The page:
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Automated Bidding: What to Do When Smart Bidding Does Not Perform

Magdalena Andreeva

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AI-driven automation in big ad platforms like Google and Facebook is inevitable.

It is slowly but surely becoming a pivotal facet of digital marketing that SaaS marketers need to know how to do – and do it successfully.

But what happens when your campaigns are failing, and who is to blame?

Let’s take a closer look.

How Does Automated Bidding Work?

Automated bid strategies use machine learning to maximize results based on campaign goals. To do this, they analyze data such as a user’s demographics, device, operating system, and location.

With automated bidding, you rely on Google to adjust your bid in real-time, instead of manually selecting your maximum CPC for all of your keywords

Google’s automated bid strategies can be portfolio bid strategies, grouping together multiple keywords, campaigns, and ad groups, or they can be applied on a single campaign as well. Consequently, this allows you to apply your chosen strategy across all of your keywords, campaigns, and ad groups.

Is Smart Bidding the Same As Automated Bidding?

Smart bidding is a buzzword that comes up a lot when discussing automated bids.

While it’s often used interchangeably with automated bidding, it is not quite the same.

In a nutshell, smart bidding is a subset of automated bidding. Currently, it includes four conversion-based strategies – Target CPA, Target ROAS, Enhanced CPC, and Maximize Conversions.

To maximize conversion results, smart bidding tracks and analyzes data from searches and clicks. Then, it adjusts the bid amount based on whether or not the algorithm believes a click will result in an actual conversion. Simply put, the bid will be set higher for searchers who are more likely to make a purchase/convert.

When Should You Use Automated Bidding?

For many SaaS marketers, automated bidding is a way to improve performance.

Google Ads’ algorithm uses signals present at auction time to tailor bids to a user’s search context, which frees up time from complex tasks such as manually establishing intent and setting bids.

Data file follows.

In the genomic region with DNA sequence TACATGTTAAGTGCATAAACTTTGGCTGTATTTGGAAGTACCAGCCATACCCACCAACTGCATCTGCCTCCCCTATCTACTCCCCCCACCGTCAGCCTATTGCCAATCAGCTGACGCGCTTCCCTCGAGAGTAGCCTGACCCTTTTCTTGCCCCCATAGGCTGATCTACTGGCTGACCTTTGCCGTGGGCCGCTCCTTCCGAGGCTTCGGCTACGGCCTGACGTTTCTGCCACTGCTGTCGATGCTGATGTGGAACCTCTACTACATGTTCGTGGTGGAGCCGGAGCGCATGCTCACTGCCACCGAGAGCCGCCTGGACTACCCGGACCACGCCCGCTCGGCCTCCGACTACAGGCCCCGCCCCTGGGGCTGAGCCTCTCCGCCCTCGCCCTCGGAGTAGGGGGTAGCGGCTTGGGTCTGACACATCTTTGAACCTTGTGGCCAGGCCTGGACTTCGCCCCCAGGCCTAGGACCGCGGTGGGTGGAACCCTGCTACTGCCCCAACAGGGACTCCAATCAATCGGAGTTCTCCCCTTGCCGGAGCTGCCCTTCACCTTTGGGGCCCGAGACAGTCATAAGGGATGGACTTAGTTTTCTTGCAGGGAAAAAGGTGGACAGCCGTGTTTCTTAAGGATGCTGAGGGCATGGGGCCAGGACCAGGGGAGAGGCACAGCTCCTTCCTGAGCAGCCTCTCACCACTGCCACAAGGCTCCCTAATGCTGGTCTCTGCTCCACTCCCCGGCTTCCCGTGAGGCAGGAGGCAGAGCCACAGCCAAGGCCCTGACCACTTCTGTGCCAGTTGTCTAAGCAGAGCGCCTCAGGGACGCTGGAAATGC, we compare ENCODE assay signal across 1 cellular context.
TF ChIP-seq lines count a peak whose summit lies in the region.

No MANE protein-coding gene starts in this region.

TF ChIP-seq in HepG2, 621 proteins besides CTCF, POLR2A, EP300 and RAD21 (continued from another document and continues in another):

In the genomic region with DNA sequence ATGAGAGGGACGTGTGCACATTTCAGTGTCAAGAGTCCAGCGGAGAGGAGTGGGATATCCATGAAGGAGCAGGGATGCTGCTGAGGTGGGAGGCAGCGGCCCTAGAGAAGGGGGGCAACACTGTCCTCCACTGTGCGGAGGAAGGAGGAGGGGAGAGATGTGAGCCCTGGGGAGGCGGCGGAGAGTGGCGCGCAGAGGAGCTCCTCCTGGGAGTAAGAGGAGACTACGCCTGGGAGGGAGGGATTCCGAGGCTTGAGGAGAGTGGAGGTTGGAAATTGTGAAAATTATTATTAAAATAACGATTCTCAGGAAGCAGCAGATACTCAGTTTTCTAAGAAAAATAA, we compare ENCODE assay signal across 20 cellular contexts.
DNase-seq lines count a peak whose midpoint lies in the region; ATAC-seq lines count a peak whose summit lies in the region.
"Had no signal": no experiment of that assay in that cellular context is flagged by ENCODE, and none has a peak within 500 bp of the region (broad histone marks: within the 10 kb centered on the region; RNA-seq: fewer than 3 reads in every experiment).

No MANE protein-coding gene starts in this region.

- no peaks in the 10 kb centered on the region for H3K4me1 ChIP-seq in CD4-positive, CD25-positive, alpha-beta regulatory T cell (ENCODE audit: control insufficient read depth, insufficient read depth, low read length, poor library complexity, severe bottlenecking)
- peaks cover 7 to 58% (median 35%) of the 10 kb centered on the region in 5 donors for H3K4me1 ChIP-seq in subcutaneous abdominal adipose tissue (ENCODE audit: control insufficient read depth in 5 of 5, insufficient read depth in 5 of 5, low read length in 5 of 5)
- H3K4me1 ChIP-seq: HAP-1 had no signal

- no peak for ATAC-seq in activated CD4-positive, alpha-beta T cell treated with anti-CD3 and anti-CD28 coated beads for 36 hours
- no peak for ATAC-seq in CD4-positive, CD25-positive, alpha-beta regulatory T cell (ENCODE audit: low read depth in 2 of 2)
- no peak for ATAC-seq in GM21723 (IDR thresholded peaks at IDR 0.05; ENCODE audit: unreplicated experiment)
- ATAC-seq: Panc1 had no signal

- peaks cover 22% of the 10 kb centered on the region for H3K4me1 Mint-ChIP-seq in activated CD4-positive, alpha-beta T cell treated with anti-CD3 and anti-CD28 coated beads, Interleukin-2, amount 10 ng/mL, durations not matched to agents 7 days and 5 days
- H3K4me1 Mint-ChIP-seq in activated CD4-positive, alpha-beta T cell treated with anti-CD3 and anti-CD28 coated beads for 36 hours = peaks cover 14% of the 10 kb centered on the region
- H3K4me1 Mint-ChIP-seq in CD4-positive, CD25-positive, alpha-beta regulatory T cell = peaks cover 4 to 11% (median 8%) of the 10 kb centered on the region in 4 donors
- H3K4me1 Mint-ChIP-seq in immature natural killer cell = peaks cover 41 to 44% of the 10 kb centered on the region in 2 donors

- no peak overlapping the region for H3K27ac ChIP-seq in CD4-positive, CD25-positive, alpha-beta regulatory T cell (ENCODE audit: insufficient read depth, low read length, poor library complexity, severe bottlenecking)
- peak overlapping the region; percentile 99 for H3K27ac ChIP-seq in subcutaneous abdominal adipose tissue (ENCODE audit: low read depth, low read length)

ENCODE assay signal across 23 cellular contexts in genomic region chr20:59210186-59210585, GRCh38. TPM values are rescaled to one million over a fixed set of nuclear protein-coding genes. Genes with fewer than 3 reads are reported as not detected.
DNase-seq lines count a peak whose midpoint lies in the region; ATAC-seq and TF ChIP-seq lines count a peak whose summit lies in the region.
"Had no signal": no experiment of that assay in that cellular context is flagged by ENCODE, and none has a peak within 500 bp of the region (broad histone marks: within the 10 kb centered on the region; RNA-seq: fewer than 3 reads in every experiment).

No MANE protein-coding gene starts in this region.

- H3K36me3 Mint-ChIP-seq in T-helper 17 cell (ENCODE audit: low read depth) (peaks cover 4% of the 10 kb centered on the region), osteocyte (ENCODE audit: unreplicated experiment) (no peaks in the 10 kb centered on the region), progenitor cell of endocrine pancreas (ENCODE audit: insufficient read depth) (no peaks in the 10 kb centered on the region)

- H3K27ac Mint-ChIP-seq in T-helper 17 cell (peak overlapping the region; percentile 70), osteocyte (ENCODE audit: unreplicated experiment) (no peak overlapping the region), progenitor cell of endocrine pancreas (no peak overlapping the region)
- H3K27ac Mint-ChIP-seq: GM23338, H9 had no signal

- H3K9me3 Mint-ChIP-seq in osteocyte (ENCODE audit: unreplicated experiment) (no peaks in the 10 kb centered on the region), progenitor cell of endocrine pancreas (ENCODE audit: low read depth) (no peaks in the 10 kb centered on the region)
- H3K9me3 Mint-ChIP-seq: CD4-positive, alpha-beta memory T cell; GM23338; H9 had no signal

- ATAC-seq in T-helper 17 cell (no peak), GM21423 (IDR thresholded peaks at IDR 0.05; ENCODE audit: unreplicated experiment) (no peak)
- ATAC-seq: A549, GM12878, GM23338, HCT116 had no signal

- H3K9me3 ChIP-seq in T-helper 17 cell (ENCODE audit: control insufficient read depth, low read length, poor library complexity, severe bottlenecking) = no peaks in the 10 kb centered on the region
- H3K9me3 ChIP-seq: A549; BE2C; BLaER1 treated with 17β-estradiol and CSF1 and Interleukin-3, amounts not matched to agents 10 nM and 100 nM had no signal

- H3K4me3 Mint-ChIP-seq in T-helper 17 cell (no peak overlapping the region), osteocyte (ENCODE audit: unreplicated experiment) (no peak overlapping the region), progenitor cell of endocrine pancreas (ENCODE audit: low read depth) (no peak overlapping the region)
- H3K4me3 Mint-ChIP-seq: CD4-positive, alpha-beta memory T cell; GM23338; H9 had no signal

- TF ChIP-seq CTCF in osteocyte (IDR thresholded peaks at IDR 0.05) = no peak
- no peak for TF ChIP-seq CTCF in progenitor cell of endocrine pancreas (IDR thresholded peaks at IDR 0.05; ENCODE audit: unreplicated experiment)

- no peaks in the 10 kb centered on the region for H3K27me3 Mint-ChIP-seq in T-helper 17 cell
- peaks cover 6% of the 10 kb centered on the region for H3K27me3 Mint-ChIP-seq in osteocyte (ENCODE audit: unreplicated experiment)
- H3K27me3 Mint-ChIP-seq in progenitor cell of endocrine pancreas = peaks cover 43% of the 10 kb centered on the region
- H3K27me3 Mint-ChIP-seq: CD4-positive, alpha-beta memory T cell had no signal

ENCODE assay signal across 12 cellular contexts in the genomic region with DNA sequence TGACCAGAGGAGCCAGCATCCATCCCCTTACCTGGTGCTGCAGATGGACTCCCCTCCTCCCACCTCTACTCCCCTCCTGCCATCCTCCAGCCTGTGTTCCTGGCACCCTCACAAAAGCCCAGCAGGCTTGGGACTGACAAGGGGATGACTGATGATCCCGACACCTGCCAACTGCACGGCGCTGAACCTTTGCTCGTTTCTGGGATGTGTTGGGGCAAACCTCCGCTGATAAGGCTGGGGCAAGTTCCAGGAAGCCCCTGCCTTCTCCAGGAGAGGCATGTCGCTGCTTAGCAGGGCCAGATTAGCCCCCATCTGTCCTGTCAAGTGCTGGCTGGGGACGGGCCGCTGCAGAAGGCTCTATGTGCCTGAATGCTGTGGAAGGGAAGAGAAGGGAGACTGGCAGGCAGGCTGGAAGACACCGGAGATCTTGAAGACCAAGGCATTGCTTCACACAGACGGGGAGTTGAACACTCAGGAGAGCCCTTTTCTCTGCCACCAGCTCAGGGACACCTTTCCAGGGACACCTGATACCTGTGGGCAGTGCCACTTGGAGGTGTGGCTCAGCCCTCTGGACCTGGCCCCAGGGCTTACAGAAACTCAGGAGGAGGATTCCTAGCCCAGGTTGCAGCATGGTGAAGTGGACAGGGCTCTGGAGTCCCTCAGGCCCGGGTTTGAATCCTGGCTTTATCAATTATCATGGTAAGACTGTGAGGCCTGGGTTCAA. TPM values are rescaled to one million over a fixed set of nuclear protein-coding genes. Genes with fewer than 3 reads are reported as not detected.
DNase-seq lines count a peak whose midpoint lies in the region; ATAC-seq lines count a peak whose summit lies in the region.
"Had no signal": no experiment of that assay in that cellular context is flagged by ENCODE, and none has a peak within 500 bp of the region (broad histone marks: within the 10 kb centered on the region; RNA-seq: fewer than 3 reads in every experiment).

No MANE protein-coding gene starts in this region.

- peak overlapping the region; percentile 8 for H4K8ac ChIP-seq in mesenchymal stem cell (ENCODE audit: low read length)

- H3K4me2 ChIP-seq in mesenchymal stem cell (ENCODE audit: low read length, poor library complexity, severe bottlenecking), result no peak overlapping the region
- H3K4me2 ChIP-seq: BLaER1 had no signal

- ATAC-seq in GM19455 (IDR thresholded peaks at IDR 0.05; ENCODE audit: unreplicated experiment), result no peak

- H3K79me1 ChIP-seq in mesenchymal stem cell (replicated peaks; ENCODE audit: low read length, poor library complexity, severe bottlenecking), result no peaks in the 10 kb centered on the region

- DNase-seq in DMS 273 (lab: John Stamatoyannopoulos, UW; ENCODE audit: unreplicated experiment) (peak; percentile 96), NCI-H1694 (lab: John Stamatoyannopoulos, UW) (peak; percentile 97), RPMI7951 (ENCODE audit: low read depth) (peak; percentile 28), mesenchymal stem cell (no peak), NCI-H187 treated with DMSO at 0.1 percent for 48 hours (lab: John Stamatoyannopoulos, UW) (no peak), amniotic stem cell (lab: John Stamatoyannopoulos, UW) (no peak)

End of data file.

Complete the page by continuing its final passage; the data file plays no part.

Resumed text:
Which automated bidding strategy will work for your business depends on a number of factors, including your end goal.

For SaaS companies with tiered, licenses- or usage-based pricing models, shifting to a value-based bidding strategy can be especially beneficial. This can transform your conversions into almost e-commerce products, allowing you to optimize for a specific required return on each individual conversion based on its expected value.

Automated Bidding Pitfalls to Watch Out For

When it comes to automated bidding, one of the most important things you should keep in mind is past data.

To best optimize for your goal and predict future bids, Google’s automated bidding strategies rely on historical data. In fact, for smart offers to be effective, Google recommends having at least 30 conversions (50 for Target ROAS) in the last 30 days or longer.

It’s also worth noting that switching to a new strategy will force the algorithm to re-learn the nuances of your market and collect data from scratch. So make sure you are giving your campaigns enough time.

Remember to pay attention to the Cost Per Click (CPC) of your Google Ads campaigns, too.

Although paid search is fantastic at delivering fast ROI and sustaining your business, if you’re in a very competitive PPC space with a low entry barrier, your CPCs will inevitably get higher.

To protect your business from the ‘race to zero’ in paid search, consider moving up the marketing funnel and investing in supporting the user journey.

What to Do When Your Automated Campaigns Fail

So what happens if your automated campaign doesn’t yield the results you were hoping for?

It might seem logical to blame the machine learning algorithm. But where many smart bidding campaigns actually run into trouble is often the data set itself.

A lot of times the solution is quite simple: further segmentation of the audiences.

If your automation is failing, consider looking at different ways that you can further shrink and segment the audience data that you’re feeding into the algorithm.

As one part of the audience may look completely different than another, running an AB test can prove very useful, as well. AB testing can help you discover key findings, such as whether a variant should be deleted, or whether one of the segments should be further segmented.

Why Audience Segmentation Is Key

AI-driven automation in digital advertising is becoming increasingly complex and powerful, but also more accessible for all of us to benefit from. Still, many businesses are struggling to attain a satisfactory return on their PPC spend.

One of the best ways to tackle a failing smart bidding campaign is by (re)defining your audience.

Ultimately, further segmenting your audience based on identifying elements can significantly increase the likelihood that searchers will click through and take action.

Curious what PPC best practices will look like in the future and which trends you should continue to implement? Head to our blog to discover some of the most important PPC trends to keep top of mind.

Paris Childress
Paris Childress

CEO & Founder

My job is to match talented, motivated marketers with high growth companies, arm teams for success, then to get out of the way.

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